Goryo's Vengeance – Who is this Goryo person? Actually, he's not a person at all. “Goryo, or 'onryo,' means 'angry spirits.' Specifically, those that died but did not have rites performed to let them leave the world. That Sarah Michelle Gellar movie 'The Grudge' is about goryo—angry spirits of the unsettled dead. It’s actually a remake of a Japanese horror movie from a year earlier called Ju-On.”
Final Judgment – That seems to be a spirit invoking his wrath in the art, yet the card isn't Arcane. What's going on? “Yes, the card isn't arcane, but that particular plot point (see Magic Arcana for an explanation) was too good not to use on the card. The spirit pictured is the O-Kagachi—the kami that embodies the difference and the veil between the spirit world and the material world. So there's some justification for it not being Arcane; when the O-Kagachi is around, things just go haywire.” (In Brady's defense, the creative team did ask development if Final Judgment could be Arcane, but their request was denied, mainly due to potential interactions with Hikari, Twilight Guardian.)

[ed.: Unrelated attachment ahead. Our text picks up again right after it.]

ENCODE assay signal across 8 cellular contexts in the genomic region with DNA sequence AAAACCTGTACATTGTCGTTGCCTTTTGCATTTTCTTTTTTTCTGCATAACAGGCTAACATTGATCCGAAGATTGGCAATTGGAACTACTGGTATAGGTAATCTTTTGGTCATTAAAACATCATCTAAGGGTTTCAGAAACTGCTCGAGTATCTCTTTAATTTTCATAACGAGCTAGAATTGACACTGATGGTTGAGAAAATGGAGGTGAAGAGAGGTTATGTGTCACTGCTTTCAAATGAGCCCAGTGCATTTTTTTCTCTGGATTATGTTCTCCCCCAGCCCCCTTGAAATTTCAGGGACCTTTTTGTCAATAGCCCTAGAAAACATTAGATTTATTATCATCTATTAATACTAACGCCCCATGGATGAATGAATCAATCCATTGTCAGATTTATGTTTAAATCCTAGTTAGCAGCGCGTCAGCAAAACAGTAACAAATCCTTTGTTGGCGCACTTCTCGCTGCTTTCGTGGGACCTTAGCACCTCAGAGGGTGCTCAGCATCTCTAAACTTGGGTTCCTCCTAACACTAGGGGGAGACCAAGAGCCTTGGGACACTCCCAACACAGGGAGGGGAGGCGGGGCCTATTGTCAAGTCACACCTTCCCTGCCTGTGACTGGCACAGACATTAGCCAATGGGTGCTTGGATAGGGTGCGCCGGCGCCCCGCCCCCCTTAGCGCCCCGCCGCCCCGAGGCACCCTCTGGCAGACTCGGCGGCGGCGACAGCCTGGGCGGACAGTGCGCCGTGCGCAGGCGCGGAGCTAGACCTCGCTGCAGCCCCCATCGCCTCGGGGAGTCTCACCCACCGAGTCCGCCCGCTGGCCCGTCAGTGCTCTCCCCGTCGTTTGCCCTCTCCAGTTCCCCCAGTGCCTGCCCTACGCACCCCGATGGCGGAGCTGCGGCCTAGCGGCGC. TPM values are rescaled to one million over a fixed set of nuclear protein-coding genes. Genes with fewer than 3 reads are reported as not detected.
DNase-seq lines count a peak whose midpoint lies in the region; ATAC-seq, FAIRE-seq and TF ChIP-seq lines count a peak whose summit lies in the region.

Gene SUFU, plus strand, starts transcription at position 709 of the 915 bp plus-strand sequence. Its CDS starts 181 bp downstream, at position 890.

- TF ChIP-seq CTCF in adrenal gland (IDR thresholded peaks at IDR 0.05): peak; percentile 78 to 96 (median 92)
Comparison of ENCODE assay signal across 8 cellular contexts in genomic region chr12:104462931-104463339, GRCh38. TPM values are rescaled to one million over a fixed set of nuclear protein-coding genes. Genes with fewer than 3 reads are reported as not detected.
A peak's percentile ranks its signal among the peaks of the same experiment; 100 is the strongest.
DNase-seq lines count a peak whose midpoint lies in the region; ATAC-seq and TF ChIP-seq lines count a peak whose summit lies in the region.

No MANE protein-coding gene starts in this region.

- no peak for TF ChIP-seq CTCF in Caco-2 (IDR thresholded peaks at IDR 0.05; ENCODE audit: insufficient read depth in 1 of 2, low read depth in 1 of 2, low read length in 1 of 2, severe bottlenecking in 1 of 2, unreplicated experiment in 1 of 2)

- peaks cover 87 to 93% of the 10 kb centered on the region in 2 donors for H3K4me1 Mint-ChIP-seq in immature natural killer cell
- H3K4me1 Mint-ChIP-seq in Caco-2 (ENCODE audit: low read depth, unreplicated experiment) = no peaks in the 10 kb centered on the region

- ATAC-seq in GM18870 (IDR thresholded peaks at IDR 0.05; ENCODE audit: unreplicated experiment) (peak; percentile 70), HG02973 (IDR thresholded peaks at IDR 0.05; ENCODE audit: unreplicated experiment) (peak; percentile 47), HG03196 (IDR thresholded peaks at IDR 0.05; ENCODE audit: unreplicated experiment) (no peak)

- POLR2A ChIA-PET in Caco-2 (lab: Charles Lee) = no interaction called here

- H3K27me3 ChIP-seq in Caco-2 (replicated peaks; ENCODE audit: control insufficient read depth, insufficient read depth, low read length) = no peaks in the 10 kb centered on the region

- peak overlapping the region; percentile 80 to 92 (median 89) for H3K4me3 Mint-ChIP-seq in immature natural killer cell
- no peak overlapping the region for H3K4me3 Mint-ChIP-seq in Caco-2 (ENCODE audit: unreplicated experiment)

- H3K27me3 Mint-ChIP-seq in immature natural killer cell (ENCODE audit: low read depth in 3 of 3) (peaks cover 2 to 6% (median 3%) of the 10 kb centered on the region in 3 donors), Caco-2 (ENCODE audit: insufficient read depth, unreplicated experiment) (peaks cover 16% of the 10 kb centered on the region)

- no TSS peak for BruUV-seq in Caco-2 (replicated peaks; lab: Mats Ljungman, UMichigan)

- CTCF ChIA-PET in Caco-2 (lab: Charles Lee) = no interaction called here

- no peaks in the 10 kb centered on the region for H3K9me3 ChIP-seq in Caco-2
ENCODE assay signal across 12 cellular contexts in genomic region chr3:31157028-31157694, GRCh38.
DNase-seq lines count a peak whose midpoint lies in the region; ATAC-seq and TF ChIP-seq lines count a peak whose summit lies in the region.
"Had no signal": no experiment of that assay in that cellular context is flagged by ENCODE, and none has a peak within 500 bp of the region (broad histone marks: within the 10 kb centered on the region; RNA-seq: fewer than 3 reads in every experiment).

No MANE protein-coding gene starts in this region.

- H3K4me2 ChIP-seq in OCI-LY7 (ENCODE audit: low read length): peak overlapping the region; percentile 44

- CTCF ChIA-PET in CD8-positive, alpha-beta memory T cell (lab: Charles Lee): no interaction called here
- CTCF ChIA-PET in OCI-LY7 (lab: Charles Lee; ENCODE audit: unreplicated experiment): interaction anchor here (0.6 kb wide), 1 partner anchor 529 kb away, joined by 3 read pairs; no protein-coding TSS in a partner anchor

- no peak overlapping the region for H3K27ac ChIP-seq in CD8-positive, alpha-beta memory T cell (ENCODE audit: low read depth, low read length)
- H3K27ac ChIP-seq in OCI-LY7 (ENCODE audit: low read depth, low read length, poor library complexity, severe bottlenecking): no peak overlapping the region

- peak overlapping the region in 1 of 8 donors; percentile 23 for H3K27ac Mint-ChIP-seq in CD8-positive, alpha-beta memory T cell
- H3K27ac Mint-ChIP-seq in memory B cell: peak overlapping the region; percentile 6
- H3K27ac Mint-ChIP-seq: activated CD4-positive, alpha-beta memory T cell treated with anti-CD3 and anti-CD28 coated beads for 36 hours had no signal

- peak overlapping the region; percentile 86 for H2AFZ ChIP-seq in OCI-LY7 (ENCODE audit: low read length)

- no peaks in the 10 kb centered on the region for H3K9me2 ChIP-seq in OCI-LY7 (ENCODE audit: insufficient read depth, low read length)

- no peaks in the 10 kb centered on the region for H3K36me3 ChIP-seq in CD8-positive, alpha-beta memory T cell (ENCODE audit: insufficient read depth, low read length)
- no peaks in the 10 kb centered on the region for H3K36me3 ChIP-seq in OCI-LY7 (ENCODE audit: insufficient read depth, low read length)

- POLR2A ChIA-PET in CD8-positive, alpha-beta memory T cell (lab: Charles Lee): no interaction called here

The Flippers – Many people believe these cards represent humans “betraying” their own side and becoming spirits. “That's not what's happening. The material-world creatures are vessels; the kami are bursting out of them. They aren't transforming; the kami are already inside them. On some of the cards like Cunning Bandit, the presence of the kami within the human greatly influences the human's behavior—the kami corrupt.”
That's it for now. Many thanks to Brady, and I hope you enjoyed this look into the other side of Magic development.